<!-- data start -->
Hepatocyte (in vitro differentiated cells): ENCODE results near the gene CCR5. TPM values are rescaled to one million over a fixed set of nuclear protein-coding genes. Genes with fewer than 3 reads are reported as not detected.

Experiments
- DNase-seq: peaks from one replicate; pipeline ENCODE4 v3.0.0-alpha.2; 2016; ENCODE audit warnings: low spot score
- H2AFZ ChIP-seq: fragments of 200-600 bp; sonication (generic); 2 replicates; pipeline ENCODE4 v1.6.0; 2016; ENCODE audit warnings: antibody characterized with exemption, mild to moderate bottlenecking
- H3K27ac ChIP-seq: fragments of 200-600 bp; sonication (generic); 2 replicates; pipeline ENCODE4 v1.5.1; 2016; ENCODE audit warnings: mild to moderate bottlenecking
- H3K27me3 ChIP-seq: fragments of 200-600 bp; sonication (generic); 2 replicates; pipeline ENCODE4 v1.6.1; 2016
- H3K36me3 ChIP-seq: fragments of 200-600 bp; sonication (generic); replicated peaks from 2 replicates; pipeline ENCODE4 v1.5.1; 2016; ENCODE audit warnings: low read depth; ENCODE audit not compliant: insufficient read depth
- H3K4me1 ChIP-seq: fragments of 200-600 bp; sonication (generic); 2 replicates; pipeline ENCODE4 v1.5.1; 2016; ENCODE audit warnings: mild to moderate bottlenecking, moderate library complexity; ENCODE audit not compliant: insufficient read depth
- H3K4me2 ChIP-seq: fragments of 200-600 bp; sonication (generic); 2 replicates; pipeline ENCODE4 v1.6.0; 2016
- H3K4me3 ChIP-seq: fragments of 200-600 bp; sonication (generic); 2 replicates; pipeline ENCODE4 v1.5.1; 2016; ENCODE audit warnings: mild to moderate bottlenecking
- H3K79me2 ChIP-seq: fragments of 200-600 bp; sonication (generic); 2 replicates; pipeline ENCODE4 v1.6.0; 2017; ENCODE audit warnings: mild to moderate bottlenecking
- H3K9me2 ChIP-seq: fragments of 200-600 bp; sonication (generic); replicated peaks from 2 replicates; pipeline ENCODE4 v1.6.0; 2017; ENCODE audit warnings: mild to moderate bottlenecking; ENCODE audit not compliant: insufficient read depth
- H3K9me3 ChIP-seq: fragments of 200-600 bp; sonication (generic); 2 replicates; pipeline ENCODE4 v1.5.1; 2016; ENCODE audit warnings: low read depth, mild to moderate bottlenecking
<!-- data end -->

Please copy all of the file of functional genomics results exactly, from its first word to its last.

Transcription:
Hepatocyte (in vitro differentiated cells): ENCODE results near the gene CCR5. TPM values are rescaled to one million over a fixed set of nuclear protein-coding genes. Genes with fewer than 3 reads are reported as not detected.

Experiments
- DNase-seq: peaks from one replicate; pipeline ENCODE4 v3.0.0-alpha.2; 2016; ENCODE audit warnings: low spot score
- H2AFZ ChIP-seq: fragments of 200-600 bp; sonication (generic); 2 replicates; pipeline ENCODE4 v1.6.0; 2016; ENCODE audit warnings: antibody characterized with exemption, mild to moderate bottlenecking
- H3K27ac ChIP-seq: fragments of 200-600 bp; sonication (generic); 2 replicates; pipeline ENCODE4 v1.5.1; 2016; ENCODE audit warnings: mild to moderate bottlenecking
- H3K27me3 ChIP-seq: fragments of 200-600 bp; sonication (generic); 2 replicates; pipeline ENCODE4 v1.6.1; 2016
- H3K36me3 ChIP-seq: fragments of 200-600 bp; sonication (generic); replicated peaks from 2 replicates; pipeline ENCODE4 v1.5.1; 2016; ENCODE audit warnings: low read depth; ENCODE audit not compliant: insufficient read depth
- H3K4me1 ChIP-seq: fragments of 200-600 bp; sonication (generic); 2 replicates; pipeline ENCODE4 v1.5.1; 2016; ENCODE audit warnings: mild to moderate bottlenecking, moderate library complexity; ENCODE audit not compliant: insufficient read depth
- H3K4me2 ChIP-seq: fragments of 200-600 bp; sonication (generic); 2 replicates; pipeline ENCODE4 v1.6.0; 2016
- H3K4me3 ChIP-seq: fragments of 200-600 bp; sonication (generic); 2 replicates; pipeline ENCODE4 v1.5.1; 2016; ENCODE audit warnings: mild to moderate bottlenecking
- H3K79me2 ChIP-seq: fragments of 200-600 bp; sonication (generic); 2 replicates; pipeline ENCODE4 v1.6.0; 2017; ENCODE audit warnings: mild to moderate bottlenecking
- H3K9me2 ChIP-seq: fragments of 200-600 bp; sonication (generic); replicated peaks from 2 replicates; pipeline ENCODE4 v1.6.0; 2017; ENCODE audit warnings: mild to moderate bottlenecking; ENCODE audit not compliant: insufficient read depth
- H3K9me3 ChIP-seq: fragments of 200-600 bp; sonication (generic); 2 replicates; pipeline ENCODE4 v1.5.1; 2016; ENCODE audit warnings: low read depth, mild to moderate bottlenecking